How does the church move forward when nearly everything we learned in the past no longer applies?  Another way to phrase this question was posed by Tod, “If western societies have become post-Christian mission fields, how can traditional churches become missionary churches?”

About 85 people gathered at United Presbyterian Church in Amsterdam to hear and learn first-hand from Tod Bolsinger, author of “Canoeing the Mountains,” a book read throughout the presbytery this year.

By now most of us know that Tod addresses this question by using the example of Lewis and Clark’s journey to discover a water route to link the east to the Pacific Ocean. Of course, at a certain point Lewis and Clark found themselves facing the Rocky Mountains and quickly realized they were going to adapt their plans. Their internal discussion mirrors are own these days: “We were not trained for this. We were trained for rivers, not mountains. We need to learn a new way of leading.”

Tod urged us to have the same “Spirit of Adventure” that Lewis and Clark had as they decided to continue their journey west. To adopt a Spirit of Adventure means one has to be open to both new learning and loss.

First, Tod said that when the Church engages new territory the best thing we can admit to ourselves is that “we don’t know” what to do next or even how to proceed; even so we need to press on anyway. Admitting “we don’t know” is the beginning of new learning. Often there isn’t an expert we can call to fix the problem.  If we could call an expert we would not be an adaptive challenge. New learning means adopting a spirit of experimentation, seeking guides along the way, and especially supporting one another in our efforts.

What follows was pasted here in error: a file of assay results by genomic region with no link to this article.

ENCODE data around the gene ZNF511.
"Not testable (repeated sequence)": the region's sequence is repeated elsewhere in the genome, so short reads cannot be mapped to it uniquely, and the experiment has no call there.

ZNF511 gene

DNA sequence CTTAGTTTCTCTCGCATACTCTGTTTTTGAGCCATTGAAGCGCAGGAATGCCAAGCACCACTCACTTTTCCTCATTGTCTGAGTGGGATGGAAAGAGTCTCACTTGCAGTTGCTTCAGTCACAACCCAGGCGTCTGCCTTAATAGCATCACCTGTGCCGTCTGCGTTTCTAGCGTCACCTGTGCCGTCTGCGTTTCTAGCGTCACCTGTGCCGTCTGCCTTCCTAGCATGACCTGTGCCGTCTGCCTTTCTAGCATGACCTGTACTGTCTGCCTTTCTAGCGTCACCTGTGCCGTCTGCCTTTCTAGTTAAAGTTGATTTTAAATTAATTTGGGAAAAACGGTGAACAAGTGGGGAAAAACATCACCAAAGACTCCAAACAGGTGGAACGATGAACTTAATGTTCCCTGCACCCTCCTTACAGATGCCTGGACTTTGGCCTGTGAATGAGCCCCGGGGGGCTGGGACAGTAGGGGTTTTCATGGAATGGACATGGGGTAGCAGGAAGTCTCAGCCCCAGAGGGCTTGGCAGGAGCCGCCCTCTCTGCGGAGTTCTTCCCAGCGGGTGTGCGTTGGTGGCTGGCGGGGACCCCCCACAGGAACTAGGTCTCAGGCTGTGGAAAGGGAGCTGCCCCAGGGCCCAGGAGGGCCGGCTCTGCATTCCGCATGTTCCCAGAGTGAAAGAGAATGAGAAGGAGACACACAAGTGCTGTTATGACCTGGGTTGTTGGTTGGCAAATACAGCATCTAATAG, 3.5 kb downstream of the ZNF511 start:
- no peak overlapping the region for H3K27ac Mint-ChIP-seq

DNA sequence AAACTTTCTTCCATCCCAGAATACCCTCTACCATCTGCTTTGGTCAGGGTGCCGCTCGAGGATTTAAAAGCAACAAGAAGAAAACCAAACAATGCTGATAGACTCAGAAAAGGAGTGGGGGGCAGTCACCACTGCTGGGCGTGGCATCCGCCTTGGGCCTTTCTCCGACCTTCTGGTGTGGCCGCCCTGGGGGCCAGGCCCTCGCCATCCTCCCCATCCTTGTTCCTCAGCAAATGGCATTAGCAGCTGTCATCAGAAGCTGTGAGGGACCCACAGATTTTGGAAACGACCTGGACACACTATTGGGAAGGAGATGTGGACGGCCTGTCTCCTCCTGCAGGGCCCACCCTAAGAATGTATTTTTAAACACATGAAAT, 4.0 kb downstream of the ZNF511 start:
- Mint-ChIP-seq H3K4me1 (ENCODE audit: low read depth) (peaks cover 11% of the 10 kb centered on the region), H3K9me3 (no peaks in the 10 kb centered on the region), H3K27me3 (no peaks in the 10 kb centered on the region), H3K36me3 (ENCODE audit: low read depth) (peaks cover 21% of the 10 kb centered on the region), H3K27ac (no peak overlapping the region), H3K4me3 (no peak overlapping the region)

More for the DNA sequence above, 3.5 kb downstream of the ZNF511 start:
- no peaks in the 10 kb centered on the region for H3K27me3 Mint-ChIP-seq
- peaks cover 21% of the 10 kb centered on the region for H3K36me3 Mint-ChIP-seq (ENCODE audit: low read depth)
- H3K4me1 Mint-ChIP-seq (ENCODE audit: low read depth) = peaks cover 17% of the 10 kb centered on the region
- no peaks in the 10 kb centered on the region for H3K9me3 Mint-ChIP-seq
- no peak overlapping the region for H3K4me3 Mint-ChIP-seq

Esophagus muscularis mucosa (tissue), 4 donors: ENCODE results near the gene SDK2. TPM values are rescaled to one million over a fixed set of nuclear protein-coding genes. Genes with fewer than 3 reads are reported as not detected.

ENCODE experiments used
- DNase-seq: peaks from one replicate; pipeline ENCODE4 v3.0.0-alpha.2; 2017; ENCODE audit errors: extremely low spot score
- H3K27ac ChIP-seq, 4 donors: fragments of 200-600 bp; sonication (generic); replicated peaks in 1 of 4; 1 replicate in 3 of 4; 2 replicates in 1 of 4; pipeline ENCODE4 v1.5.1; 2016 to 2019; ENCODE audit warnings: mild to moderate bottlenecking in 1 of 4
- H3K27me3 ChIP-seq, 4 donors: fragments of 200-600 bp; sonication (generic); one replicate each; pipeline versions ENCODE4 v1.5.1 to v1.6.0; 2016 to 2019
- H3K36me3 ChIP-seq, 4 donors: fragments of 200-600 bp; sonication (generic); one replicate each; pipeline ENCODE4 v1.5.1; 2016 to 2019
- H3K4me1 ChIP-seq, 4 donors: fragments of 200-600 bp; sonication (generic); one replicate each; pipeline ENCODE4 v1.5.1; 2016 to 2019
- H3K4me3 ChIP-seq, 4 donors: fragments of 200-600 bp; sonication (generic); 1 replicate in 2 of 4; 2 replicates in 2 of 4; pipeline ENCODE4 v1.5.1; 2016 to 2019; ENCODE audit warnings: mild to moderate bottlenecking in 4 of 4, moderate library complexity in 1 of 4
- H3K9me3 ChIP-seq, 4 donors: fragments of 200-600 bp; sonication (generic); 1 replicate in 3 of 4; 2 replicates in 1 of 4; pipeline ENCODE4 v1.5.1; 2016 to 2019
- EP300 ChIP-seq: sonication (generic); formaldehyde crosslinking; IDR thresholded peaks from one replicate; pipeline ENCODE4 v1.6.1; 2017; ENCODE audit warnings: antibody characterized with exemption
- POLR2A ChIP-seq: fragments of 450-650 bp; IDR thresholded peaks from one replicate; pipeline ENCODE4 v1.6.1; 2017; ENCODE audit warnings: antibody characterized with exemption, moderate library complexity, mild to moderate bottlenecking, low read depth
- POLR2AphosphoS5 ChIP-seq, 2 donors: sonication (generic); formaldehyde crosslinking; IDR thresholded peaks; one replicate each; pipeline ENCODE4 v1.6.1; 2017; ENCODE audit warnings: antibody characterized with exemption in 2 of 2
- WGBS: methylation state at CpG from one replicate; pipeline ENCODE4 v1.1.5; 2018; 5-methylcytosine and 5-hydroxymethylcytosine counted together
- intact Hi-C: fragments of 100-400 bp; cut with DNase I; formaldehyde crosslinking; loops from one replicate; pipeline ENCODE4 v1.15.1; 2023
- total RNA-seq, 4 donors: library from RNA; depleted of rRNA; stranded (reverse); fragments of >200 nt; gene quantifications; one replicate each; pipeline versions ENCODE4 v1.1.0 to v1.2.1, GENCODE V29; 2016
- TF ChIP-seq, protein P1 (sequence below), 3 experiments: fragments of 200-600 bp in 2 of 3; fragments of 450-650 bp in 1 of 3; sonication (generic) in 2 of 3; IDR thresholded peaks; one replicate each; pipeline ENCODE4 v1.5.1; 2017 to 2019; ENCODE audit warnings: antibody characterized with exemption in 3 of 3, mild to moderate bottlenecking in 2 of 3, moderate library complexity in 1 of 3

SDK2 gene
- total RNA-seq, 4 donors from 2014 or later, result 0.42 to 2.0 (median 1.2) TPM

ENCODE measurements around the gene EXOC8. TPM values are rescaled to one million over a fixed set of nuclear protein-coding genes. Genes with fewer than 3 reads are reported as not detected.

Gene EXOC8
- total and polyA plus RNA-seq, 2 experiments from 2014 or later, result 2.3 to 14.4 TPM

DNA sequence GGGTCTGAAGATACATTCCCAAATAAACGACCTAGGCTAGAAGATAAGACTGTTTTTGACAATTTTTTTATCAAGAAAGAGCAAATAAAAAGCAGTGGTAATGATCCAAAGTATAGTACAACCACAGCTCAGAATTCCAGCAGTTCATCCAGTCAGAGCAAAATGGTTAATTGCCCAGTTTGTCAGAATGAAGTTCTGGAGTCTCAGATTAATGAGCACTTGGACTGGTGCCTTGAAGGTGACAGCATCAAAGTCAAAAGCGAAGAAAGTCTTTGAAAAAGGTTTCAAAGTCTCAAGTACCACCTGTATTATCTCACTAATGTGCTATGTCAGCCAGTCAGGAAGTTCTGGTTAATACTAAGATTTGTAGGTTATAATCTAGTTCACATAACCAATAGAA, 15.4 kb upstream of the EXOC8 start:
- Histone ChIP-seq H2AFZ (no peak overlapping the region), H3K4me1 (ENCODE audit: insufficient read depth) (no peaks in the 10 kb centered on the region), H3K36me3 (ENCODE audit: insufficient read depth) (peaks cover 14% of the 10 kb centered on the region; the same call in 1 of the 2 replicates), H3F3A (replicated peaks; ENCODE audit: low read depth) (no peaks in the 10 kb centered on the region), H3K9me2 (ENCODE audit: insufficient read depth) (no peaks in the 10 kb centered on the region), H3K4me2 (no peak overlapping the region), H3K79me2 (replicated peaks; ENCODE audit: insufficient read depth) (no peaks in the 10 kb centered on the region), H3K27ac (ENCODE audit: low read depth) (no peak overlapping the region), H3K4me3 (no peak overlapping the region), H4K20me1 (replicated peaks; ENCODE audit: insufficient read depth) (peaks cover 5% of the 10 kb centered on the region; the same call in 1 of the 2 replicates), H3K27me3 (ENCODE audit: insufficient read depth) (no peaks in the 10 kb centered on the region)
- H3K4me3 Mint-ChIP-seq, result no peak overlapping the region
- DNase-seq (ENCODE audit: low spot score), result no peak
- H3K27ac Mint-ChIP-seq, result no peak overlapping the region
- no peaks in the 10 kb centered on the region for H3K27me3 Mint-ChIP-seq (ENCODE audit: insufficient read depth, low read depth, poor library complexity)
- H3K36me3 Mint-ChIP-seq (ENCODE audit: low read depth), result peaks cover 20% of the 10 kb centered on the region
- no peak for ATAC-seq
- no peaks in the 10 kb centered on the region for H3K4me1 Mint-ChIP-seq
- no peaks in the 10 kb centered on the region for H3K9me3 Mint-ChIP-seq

Second, Tod told us that engaging the Spirit of Adventure means that we will experience loss. Old perspectives will be replaced. Some treasured traditions will need to be laid aside for newer, more effective ways of being. New learnings will lead us on new courses. If one does not experience some loss there has not been an adaptive change.

Overall, the experience with Tod was a time to get clarity about the challenge that lay before us. Even though the way ahead is filled with unknowns we move ahead together. Every new venture, whether it succeeds or fails, needs to be supported, celebrated, and learned from. Let me hear your stories.


Resources from the Adaptive Change Workshop with Tod Bolsigner – September 30, 2017

About Rev. Dr. Tim Coombs

Tim Coombs serves as co-pastor of Trinity Presbyterian Church in Scotia, NY with his wife, Rev. Kathleen Gorman-Coombs and leads a New Worshiping Community, Parallels ( He also worked on staff at Albany Presbytery for over a decade. Besides his work for the church, Tim is a storyteller, biker, guitar player, and intern to his cat, Sharpie. You can reach Tim at:

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